Diving at night can be extremely exciting. This snorkel activity is actually my favorite type of snorkel. The only other activity that can top it, in my opinion, is night diving due to the fact that you have a better chance of diving deeper, otherwise night snorkeling still gives you the same adrenaline rush.
So why would anyone try to snorkel at night? It may seem strange and intimidating. Anyone who has tried it will tell you that there is a different world yet to discover.
The mystery of nighttime snorkeling will give you a new perspective on your favorite snorkeling spot, which may have lost its daytime charm. At first you will feel a bit anxious… everyone feels it, it’s natural, but then once you get used to it, you will automatically replace your anxiety with excitement, curiosity and a sense of adventure.
After dark, you’ll encounter aquatic life that you rarely see during the day, making sightseeing different from what you’d normally see during the day. At night the reefs come alive with different fauna.
There are a number of aquatic creatures that just don’t come out during the day. Nocturnal animals such as lobsters and shrimp become active, coral polyps opening at night to feed, giving the reef a fuzzy, colorful appearance.
You will also experience encountering microscopic luminescent plankton that generate flashes of light if disturbed. If you experience such an encounter, turn off your flashlight and wave your hands through the water. This will give you an unforgettable experience as you will see “sparks” igniting around you… It’s a great feeling… Try it, you will be surprised.
Before entering the water, what equipment do I need?
Safe snorkeling is a must, especially when you do it at night. So make sure that before you go on your night snorkel you are well equipped for the job. The difference with snorkeling during the day is that snorkeling at night requires additional equipment and more planning and preparation.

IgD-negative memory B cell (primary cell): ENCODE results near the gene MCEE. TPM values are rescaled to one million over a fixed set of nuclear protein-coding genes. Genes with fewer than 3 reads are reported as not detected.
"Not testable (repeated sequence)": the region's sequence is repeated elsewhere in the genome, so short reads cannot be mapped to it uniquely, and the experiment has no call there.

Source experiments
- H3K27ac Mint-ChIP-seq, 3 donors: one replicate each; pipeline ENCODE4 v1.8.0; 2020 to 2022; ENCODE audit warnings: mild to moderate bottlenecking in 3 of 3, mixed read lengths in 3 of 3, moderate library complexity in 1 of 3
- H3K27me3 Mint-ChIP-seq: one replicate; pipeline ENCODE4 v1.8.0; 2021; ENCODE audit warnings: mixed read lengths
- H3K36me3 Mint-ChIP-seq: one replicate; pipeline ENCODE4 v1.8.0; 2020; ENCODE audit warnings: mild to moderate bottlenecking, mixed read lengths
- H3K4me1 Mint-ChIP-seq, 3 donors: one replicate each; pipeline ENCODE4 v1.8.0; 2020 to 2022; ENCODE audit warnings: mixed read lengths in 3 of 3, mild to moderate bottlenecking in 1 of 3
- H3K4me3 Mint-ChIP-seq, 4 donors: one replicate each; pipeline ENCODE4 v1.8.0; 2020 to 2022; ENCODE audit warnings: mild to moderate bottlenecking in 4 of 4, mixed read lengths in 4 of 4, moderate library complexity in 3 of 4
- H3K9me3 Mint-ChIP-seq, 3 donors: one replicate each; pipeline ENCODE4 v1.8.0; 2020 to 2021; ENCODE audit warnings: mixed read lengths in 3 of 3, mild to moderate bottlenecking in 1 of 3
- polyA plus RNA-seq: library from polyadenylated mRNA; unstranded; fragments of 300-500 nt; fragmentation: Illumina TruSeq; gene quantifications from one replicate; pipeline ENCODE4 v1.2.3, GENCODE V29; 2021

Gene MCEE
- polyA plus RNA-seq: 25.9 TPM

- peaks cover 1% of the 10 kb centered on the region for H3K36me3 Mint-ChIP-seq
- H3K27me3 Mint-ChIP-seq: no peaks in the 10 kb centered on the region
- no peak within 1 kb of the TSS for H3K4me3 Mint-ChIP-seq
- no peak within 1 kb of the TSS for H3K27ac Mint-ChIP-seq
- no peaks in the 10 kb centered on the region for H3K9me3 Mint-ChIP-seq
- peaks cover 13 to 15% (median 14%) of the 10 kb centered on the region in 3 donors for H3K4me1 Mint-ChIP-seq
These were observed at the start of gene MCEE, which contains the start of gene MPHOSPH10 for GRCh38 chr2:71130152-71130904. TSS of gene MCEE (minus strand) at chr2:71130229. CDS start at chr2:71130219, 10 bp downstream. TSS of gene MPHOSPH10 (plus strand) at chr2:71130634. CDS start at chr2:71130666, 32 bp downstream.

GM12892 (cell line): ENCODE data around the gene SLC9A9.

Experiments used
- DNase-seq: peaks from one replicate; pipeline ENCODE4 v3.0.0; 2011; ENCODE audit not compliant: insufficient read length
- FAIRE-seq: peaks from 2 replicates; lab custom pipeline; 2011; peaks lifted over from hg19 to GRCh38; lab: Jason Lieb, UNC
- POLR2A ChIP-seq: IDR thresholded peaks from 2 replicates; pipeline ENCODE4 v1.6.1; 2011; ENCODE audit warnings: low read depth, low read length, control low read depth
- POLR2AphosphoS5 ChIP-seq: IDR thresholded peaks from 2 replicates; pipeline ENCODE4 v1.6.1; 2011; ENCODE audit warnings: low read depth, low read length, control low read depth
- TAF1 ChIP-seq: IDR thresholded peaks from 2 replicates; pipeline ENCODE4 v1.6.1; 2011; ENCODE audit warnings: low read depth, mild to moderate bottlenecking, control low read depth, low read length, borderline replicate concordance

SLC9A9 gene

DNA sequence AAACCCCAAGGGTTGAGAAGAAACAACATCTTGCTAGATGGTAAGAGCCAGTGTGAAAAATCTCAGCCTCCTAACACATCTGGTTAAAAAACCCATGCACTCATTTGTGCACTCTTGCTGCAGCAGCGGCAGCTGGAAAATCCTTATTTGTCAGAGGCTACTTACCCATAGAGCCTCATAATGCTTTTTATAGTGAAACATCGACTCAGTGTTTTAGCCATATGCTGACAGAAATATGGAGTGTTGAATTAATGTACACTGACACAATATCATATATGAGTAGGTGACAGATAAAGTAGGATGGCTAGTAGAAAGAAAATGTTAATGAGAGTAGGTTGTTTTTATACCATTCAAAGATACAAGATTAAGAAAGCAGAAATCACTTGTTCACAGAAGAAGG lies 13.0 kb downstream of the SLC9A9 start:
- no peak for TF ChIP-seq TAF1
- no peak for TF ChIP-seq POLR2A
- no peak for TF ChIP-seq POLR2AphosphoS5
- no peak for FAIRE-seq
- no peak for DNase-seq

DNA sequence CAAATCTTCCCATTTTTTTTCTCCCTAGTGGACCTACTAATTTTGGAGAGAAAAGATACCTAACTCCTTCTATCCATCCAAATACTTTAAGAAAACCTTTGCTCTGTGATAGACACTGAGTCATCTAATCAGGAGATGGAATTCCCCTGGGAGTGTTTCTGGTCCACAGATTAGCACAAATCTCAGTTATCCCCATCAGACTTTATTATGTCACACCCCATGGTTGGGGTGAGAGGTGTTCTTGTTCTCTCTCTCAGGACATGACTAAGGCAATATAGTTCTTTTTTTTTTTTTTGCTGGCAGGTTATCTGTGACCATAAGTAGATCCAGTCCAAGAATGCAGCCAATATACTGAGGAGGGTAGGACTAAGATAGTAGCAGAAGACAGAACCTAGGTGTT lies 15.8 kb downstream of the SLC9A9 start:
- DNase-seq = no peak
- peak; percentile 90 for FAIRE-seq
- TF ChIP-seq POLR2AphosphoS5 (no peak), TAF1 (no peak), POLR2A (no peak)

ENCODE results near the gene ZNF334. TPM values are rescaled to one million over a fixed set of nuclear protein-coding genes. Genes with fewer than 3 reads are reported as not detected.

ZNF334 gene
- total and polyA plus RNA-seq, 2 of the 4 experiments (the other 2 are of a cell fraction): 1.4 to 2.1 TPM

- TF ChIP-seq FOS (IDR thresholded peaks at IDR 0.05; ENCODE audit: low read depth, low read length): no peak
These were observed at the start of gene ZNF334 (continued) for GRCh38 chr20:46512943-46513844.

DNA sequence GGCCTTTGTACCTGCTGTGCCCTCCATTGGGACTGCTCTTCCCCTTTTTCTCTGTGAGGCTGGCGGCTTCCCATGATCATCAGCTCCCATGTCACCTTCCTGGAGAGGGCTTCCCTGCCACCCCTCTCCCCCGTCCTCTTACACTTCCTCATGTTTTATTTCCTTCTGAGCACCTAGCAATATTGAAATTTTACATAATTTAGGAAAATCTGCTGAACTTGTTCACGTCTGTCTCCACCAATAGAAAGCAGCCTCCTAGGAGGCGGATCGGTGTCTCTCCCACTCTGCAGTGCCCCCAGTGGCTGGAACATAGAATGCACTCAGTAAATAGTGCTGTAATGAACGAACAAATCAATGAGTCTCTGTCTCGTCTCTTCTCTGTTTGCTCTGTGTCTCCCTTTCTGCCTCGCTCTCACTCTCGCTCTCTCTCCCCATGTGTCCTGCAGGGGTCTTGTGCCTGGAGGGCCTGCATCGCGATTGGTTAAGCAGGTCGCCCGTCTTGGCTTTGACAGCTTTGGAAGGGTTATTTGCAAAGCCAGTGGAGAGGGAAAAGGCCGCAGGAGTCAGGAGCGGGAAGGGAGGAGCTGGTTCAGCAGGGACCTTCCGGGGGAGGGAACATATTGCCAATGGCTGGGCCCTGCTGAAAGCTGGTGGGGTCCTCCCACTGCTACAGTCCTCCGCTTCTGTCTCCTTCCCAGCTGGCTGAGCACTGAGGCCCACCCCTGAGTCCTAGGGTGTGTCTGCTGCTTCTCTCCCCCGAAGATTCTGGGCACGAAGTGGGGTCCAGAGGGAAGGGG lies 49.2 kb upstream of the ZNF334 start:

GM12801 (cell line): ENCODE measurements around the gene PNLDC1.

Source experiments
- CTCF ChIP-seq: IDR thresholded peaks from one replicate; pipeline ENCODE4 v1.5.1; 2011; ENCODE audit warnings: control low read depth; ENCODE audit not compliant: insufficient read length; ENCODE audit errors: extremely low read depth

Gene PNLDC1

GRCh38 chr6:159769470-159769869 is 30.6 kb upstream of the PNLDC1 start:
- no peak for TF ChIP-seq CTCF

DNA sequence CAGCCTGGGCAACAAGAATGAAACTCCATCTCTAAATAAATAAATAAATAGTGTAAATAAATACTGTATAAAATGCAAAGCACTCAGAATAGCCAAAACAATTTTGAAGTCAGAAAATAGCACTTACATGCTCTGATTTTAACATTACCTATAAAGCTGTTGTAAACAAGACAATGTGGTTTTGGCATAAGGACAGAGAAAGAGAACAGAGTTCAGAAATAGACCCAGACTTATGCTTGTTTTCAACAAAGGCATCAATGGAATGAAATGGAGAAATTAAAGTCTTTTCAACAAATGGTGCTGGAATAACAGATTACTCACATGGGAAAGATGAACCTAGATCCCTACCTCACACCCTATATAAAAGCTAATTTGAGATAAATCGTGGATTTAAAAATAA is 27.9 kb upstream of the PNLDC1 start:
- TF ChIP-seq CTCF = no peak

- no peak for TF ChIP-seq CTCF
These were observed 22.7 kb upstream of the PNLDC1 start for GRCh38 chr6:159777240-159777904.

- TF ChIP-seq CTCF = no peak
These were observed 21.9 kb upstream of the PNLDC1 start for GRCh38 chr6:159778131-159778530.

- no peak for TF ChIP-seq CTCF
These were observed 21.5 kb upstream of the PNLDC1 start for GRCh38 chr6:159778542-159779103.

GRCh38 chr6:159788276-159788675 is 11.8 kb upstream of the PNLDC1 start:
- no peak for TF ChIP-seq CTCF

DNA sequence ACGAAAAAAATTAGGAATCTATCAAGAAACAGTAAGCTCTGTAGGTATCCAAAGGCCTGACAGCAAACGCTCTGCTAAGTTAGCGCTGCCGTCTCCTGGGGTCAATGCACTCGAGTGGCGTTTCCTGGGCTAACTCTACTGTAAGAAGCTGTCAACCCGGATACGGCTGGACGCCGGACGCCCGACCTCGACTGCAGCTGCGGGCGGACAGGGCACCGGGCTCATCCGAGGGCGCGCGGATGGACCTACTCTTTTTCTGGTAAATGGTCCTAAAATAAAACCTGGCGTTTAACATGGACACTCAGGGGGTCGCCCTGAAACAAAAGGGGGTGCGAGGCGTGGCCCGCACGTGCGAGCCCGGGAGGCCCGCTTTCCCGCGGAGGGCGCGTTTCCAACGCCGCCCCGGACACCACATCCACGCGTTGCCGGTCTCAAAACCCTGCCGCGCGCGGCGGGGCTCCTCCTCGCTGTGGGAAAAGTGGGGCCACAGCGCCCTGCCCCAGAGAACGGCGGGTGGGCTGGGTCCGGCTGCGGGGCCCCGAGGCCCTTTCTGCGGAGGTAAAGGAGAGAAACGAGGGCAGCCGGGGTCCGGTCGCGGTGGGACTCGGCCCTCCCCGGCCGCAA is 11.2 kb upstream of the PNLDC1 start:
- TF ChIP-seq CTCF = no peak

The most important piece of equipment is an underwater flashlight. The flash light will not only serve to highlight colors and show you the way during your night snorkel, but will also make your position known to your snorkeling buddy.
When snorkeling at night, in addition to carrying a flashlight, I advise you to also consider using chemical lights. These are basically light sticks that use a chemical reaction. These types of lights serve as orientation lights to mark your own location and that of your friends. It is advisable to tie these lights to the flagpole of the buoy. I also find these lights useful for finding my exit points. One snorkeling tip is to place them strategically at entry points so you know where to get out of the water. For example, if you entered the water from land or a boat, place them strategically on the land or in the boat to guide you to an easy exit.
Another piece of equipment that you will find during your night snorkeling is a whistle. Attach this to your snorkel vest and it will act as a signaling device to get the attention of your friends should you find yourself in an emergency situation. Once again, it is important that all your friends have this equipment on hand.
Equipment protection must also be considered. Protect yourself with a protective suit, booties and gloves, as you are more likely to get cold from the cool night air. Another advantage to you of wearing protective gear is that you are also more likely to trip over things at night that could cause scrapes and cuts. However, remember to take special care not to damage fragile coral or other aquatic life.
This is an excerpt from an article that appears on Scuba-Snorkeling-Adventures.com. If you want to learn more about night snorkeling, including planning and preparation and communication and emergency signals, be sure to read the rest of our guide in the Tips & Techniques section of the site at http://Scuba-Snorkeling-Adventures .com/snorkeling-at-night.html.
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